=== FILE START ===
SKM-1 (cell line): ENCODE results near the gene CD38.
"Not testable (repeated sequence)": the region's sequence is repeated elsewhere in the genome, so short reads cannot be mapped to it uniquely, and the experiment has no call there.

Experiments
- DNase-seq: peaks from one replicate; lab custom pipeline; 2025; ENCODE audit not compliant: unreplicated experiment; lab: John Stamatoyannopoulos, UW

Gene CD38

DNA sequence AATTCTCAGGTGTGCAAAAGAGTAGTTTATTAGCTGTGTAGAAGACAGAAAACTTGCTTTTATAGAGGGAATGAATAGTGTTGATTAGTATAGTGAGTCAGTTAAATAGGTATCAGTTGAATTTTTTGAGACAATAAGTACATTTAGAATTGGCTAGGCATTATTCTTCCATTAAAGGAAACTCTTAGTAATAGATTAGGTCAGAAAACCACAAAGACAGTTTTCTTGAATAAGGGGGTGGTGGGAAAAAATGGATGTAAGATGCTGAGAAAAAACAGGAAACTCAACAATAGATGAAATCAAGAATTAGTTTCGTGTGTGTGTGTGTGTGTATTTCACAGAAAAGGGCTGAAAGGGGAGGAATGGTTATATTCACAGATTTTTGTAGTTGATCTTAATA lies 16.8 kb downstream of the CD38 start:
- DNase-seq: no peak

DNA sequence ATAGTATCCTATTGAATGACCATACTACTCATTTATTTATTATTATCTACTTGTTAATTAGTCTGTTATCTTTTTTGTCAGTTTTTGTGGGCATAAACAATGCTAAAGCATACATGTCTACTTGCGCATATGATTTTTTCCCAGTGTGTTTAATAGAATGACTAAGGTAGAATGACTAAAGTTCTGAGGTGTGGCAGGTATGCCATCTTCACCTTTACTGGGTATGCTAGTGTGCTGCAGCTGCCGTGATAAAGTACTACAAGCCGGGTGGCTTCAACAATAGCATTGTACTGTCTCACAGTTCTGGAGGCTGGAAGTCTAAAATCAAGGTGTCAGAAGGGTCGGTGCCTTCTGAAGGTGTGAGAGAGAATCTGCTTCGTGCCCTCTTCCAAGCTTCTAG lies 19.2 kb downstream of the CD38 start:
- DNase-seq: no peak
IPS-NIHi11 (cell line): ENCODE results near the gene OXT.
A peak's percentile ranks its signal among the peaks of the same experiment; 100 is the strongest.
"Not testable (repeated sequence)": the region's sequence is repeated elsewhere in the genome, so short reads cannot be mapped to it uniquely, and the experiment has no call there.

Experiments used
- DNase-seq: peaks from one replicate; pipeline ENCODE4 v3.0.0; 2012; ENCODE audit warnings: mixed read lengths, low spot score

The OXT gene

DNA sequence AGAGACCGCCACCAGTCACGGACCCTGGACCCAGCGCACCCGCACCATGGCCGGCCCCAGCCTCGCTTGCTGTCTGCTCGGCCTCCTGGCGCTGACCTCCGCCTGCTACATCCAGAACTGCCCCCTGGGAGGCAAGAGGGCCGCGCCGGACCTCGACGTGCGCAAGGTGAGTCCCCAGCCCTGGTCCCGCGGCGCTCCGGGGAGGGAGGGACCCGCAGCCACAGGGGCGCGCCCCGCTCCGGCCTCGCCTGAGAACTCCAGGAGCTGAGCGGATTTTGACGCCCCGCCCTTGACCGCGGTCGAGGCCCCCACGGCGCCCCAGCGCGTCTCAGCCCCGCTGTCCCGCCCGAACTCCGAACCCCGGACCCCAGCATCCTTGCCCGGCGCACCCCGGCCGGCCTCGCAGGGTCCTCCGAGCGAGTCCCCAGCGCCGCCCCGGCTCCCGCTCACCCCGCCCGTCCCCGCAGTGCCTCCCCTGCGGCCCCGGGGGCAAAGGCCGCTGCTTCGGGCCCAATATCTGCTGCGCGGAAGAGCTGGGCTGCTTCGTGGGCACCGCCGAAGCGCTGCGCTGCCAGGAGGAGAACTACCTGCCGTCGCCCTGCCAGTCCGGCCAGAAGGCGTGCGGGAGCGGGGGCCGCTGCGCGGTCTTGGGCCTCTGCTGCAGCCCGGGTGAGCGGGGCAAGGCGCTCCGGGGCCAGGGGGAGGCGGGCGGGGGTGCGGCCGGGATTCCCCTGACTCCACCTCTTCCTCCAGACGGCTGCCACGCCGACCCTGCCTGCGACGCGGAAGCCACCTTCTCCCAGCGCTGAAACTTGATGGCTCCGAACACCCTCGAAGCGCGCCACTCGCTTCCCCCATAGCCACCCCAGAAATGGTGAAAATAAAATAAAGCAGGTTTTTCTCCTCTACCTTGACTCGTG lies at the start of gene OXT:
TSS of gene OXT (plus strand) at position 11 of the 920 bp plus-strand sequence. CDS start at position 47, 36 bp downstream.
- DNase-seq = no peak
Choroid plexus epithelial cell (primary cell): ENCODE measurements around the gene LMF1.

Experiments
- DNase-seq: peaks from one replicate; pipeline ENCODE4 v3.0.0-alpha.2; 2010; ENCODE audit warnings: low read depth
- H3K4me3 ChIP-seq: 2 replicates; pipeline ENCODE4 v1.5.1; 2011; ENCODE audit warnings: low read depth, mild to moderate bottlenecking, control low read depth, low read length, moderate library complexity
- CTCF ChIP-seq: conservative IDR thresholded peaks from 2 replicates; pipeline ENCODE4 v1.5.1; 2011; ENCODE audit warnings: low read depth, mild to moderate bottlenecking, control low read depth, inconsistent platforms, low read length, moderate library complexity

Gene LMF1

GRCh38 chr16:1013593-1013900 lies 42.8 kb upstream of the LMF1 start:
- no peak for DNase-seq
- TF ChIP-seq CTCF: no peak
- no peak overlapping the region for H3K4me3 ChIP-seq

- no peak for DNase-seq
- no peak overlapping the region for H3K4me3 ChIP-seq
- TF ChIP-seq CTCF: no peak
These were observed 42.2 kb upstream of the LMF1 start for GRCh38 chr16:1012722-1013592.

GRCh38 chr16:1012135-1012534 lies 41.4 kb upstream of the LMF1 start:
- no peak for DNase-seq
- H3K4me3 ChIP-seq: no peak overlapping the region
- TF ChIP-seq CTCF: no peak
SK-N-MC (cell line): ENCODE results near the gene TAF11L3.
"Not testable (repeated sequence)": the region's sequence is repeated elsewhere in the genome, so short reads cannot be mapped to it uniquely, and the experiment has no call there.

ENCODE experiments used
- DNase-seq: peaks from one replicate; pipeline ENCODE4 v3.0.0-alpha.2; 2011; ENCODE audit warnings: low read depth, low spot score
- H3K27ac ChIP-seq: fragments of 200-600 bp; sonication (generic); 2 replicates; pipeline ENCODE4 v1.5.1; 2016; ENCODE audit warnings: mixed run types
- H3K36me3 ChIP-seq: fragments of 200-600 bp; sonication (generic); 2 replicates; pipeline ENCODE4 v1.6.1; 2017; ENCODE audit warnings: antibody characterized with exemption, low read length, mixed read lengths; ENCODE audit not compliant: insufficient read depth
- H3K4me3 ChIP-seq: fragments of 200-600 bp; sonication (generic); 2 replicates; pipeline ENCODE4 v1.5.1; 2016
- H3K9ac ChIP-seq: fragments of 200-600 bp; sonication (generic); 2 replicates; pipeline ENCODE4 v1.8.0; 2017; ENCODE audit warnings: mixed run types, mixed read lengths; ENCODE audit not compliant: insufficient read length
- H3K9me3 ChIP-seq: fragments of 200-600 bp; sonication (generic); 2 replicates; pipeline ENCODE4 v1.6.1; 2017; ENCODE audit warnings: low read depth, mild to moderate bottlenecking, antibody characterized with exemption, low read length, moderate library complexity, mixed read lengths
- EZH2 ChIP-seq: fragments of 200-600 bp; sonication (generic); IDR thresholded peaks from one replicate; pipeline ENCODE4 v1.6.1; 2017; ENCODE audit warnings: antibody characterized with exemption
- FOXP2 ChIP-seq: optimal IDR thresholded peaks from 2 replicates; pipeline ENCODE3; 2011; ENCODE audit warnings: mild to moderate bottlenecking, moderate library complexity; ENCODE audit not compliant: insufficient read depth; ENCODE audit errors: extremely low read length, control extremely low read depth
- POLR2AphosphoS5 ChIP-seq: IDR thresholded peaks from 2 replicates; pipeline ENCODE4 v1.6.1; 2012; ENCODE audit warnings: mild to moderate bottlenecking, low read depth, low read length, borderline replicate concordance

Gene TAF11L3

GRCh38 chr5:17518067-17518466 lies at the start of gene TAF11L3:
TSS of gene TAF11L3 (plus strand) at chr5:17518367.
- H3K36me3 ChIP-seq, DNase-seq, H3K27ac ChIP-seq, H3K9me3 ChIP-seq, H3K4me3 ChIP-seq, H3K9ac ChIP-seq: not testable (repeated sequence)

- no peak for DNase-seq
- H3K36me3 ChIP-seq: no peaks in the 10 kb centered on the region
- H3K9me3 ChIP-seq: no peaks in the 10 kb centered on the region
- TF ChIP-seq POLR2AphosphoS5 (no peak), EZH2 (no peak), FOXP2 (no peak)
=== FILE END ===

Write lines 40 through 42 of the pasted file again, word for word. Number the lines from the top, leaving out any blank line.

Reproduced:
- DNase-seq: peaks from one replicate; pipeline ENCODE4 v3.0.0-alpha.2; 2011; ENCODE audit warnings: low read depth, low spot score
- H3K27ac ChIP-seq: fragments of 200-600 bp; sonication (generic); 2 replicates; pipeline ENCODE4 v1.5.1; 2016; ENCODE audit warnings: mixed run types
- H3K36me3 ChIP-seq: fragments of 200-600 bp; sonication (generic); 2 replicates; pipeline ENCODE4 v1.6.1; 2017; ENCODE audit warnings: antibody characterized with exemption, low read length, mixed read lengths; ENCODE audit not compliant: insufficient read depth